Reflections on Living During a Pandemic

We are now preparing to enter our fourth month of living in a pandemic. Our outward responses have included staying home, social distancing, mask wearing, and lots of hand washing. We have all learned the new technology of Zoom, which helps us to connect as we remain apart from one another. It is a time filled with anxiety, when we are especially cognizant of the inner turmoil being played out within us. We know how to respond outwardly, but how do we nurture ourselves inwardly during a time such as this? How do we, as Quakers, use our faith tools to help us find the inner peace that we so desperately need right now?

I would suggest that our first response should be silent meditation. Since the founding of the Religious Society of Friends more than 350 years ago, Quakers have learned that in silence we can commune with the Living God. It is in this silence that we seek to connect with the Inner Light, or the Inner Light of Christ. As a community, we gather in silence once each week, but it is important, especially during this time, for us to sit in silence and meditate every day. Sitting in silence, focused on God’s love and the world that desperately needs God’s love, I seek to grow spiritually and to find that inner peace in a world that is filled with anxiety.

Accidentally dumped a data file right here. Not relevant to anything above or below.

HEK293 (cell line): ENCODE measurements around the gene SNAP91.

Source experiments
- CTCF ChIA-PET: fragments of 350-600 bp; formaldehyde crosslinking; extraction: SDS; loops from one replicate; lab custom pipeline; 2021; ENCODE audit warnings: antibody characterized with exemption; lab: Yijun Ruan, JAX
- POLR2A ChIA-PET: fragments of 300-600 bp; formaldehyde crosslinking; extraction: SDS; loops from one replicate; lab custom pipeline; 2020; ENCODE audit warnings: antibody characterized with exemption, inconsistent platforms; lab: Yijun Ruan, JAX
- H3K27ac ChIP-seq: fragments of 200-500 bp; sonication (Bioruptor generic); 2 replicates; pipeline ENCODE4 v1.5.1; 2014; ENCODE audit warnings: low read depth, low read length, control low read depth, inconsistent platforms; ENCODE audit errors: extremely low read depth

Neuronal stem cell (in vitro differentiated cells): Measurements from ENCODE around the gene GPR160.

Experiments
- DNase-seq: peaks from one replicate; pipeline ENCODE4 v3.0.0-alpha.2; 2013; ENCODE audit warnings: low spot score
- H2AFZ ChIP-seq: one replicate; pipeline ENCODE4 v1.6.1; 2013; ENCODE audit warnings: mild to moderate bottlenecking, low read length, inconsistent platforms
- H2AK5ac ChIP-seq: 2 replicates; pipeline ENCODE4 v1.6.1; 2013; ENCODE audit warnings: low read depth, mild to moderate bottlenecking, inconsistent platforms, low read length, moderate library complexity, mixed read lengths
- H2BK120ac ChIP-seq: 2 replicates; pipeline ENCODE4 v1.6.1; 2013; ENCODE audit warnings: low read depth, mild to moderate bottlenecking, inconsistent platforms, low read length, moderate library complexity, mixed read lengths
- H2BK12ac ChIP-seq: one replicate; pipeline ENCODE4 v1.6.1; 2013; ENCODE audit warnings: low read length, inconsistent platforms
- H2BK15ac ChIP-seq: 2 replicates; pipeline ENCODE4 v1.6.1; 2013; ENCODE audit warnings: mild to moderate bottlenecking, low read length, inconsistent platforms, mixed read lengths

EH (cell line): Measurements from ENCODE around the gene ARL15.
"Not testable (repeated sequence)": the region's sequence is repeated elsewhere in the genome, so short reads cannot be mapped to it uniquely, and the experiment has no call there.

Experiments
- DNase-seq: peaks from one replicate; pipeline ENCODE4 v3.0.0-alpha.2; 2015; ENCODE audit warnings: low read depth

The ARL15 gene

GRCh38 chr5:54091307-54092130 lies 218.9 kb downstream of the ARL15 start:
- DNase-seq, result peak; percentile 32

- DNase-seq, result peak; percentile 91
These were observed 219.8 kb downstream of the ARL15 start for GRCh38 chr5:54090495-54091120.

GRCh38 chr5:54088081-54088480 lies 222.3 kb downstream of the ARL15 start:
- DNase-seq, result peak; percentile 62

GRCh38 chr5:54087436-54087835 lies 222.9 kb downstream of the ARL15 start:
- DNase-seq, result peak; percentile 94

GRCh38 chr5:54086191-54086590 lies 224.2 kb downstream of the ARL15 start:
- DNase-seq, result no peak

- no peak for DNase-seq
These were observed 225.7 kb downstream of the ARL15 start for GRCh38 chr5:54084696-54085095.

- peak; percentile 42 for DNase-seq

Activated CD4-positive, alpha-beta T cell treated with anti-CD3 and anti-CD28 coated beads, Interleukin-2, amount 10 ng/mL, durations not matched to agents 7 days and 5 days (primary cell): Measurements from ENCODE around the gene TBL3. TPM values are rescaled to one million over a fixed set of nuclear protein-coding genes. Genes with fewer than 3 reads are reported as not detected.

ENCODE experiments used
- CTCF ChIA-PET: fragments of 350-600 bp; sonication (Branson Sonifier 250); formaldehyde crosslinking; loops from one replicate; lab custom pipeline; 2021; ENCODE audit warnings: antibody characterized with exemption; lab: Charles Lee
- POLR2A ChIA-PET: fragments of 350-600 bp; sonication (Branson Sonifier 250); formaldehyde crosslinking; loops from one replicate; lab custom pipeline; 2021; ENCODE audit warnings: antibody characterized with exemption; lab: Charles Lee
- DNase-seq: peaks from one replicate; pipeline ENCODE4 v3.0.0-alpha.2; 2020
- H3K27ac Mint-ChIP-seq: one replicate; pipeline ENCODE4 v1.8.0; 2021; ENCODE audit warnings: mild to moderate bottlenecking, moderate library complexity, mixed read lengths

Secondly, I am finding time every day for what I call simmering walks. I love the word simmering. It is a word that touches my soul and is important in helping me find the peace that I seek. On these walks, I think about the persons I love, the world that is so filled with hatred and violence, and all of those who have been sickened by COVID-19. During my walks I wrap these persons and the world in the Light and pray that God’s love will surround them and give them peace.

Third, I am trying to keep a journal, sharing in writing what I am going through. Journal-keeping is steeped within our faith tradition. During this time of isolation, writing a journal—reflecting upon my experiences and how I feel God is working in my life—is an excellent way to help find the peace that I seek.

The use of queries is a fourth way I am trying to nurture my inner self. Quakers have a non-creedal tradition. Although we do not use creeds, we have queries which can be most helpful to our spiritual growth. An example of some queries would be:

How is God working in my life?

Am I careful never to wound the hearts of others?

Do I avoid those things that distract me from living a life centered in God?

During this pandemic, we may ask:

How is God at work in the midst of the pain and struggle of this pandemic?

Am I using my time and God-given gifts to help others during this difficult time?

Queries are helpful spiritual tools because they move us to reflect on our lives and how we are coping, as well as how we are helping others cope.

These are a few of the ways that I have nurtured myself over the past few months, which helps to lower my anxiety and helps me find the inner peace that I seek. These practices lead me to what Thomas Kelly calls a “life of unhurried peace and power.” In Kelly’s words, such a life is “simple…It is serene…It is amazing…It is triumphant…It is radiant…It takes no time, but it occupies all our time. And such a faith makes our life programs new and overcoming. We need not get frantic. God is at the helm. And when our little day is done we lie down quietly in peace, for all is well.”

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